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In the Thick of it ︎ Graduate Studio Two

ARCH 584
Spring 2020︎

Los Angeles

Anali Gharakhani

Work by M.Arch student Richard Grosjean

In architecture, poché is commonly used to represent mass. As an architectural convention it implies a threshold between spaces in addition to the availability of occupiable space or lack thereof. In architectural drawings it is often used to highlight thickness, structure, material or solid from void. Representationally, poché can aid the drawing’s visual properties while alluding to tangible architectural conditions. Although poché as a drawing convention has a long-lived history, it often becomes an afterthought. A simple way to express fill. Canonical works of architecture, such as those drawn by Étienne-Louis Boullée and Andrea Palladio, use this convention as a design tool to configure spatial moments of thick and thin, identify differences and similarities between interior and exterior as well as imposing classical order. Many of these drawings were represented orthographically in plan, section and elevation but more importantly in axonometric and oblique views, highlighting important moments of poché.

Work by M.Arch student Meruzhan Karaptyan

According to Massimo Scolari, “the representation of depth is achieved with so-called parallel perspective, which we prefer to call oblique drawing. In its simplest form, oblique drawing sets two viewpoints side by side, dispenses with shadows, emphasizes outlines, and avoids those gradations of tone that suggest the corporeality of the third dimension.” This studio will research and assemble conventions of technical drawings, plans, sections and elevations as means of representation to negotiate concept, content and context in the development of an architectural proposal.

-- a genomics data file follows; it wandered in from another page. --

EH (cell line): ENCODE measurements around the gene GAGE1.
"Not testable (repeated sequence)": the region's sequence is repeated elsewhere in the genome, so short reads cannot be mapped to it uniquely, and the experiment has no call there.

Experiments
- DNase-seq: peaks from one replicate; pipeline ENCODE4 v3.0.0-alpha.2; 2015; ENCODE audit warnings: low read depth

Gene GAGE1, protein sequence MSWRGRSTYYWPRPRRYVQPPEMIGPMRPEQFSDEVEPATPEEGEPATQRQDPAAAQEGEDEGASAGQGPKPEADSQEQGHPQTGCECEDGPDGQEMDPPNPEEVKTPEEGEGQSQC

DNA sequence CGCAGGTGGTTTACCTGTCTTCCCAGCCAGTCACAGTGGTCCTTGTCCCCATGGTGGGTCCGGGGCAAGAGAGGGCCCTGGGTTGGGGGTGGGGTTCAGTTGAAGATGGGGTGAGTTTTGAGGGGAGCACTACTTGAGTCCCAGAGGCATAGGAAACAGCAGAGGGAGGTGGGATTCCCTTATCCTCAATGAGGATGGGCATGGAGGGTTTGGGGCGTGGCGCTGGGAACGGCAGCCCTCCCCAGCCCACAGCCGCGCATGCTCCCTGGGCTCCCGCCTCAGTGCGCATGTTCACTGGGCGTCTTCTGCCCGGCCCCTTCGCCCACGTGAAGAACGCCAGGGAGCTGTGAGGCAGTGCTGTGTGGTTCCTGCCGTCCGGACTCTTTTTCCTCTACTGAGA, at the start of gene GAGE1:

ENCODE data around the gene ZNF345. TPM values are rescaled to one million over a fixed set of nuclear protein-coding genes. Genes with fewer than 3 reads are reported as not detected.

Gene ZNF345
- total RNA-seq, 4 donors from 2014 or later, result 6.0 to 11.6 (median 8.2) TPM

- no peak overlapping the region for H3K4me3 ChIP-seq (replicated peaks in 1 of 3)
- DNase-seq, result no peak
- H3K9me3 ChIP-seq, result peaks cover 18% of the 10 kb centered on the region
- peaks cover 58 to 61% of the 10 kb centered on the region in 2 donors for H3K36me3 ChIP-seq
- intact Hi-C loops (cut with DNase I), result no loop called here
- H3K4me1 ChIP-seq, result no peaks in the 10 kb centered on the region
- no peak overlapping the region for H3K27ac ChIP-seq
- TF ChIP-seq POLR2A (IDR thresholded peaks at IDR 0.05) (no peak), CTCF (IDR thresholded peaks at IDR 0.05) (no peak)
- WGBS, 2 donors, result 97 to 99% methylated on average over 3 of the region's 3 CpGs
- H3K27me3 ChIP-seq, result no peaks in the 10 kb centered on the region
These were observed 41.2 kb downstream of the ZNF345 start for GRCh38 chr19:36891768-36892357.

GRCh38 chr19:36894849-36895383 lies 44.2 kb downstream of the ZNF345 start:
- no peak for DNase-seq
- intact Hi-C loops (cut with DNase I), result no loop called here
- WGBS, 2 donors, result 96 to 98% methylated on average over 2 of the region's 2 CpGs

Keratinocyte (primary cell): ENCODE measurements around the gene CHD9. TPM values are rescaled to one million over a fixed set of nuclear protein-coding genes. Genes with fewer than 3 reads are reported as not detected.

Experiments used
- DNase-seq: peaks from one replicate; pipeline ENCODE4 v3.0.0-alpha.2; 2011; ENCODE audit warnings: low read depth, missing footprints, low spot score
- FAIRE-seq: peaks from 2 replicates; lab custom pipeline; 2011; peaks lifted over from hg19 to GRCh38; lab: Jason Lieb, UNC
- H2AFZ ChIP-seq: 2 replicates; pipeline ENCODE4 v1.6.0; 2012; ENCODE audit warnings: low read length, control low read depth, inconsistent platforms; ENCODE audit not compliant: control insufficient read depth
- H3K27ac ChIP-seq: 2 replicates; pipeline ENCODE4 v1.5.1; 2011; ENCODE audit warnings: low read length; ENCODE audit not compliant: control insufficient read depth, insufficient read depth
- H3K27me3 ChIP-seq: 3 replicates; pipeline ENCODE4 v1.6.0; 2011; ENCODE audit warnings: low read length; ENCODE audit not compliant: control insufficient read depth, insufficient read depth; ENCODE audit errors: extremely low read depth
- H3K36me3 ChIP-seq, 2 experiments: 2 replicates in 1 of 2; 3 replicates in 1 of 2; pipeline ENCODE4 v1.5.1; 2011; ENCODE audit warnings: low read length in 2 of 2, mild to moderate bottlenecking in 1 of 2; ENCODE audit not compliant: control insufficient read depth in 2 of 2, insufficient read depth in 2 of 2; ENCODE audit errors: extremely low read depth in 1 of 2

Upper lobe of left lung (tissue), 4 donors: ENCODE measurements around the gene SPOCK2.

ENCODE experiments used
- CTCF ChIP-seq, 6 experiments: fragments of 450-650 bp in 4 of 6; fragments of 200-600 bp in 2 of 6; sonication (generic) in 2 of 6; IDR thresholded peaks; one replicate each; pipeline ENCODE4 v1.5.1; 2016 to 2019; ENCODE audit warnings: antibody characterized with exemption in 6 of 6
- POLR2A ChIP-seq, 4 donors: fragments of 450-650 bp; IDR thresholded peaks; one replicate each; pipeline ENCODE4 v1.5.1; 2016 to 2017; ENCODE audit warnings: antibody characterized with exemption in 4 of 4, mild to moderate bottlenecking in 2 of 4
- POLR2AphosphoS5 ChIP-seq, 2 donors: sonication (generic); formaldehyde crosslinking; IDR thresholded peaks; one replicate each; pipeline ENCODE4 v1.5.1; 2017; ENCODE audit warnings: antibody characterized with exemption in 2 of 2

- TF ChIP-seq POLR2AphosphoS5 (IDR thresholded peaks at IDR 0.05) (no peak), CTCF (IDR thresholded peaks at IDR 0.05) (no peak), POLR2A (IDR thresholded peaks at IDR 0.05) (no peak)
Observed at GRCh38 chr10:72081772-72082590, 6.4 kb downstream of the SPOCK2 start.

Work by M.Arch student Garo Klian

Through these multiple representational modes, students will engage with the notion of activating poché by way of experimenting with thick and thinness. More specifically, we will engage with poché as four major devices: as fill, as material, as threshold and as program. This in turn will help articulate specific idiosyncrasies of inhabitation while investigating the potentials of unconventional thickness, spatially, materially and qualitatively. While general methods of manufacturing dimensional building materials often dictate the architect’s design decisions and drive the client’s budget, we will only concern our mission with proposing unconventional interventions that challenge these standard preconceptions. The studio will center around a single architectural program, an archive, as a site for organizational innovation. As the age of print-matter is dwindling with digitization of literature, the archive offers many auxiliary possibilities for an architectural disposition.

Work by M.Arch student Emily Rose Vanags

Catalog Description

Students are exposed to increasing complexity in architectural space through mining the conceptual organizing logics of design via cumulative exploration of modules and units. Programming, contextual and environmental prompts, regulating principles, circulation and urban networks, and systems of assembly become formative drivers through an investigation of housing (habits, habitats, and inhabitations).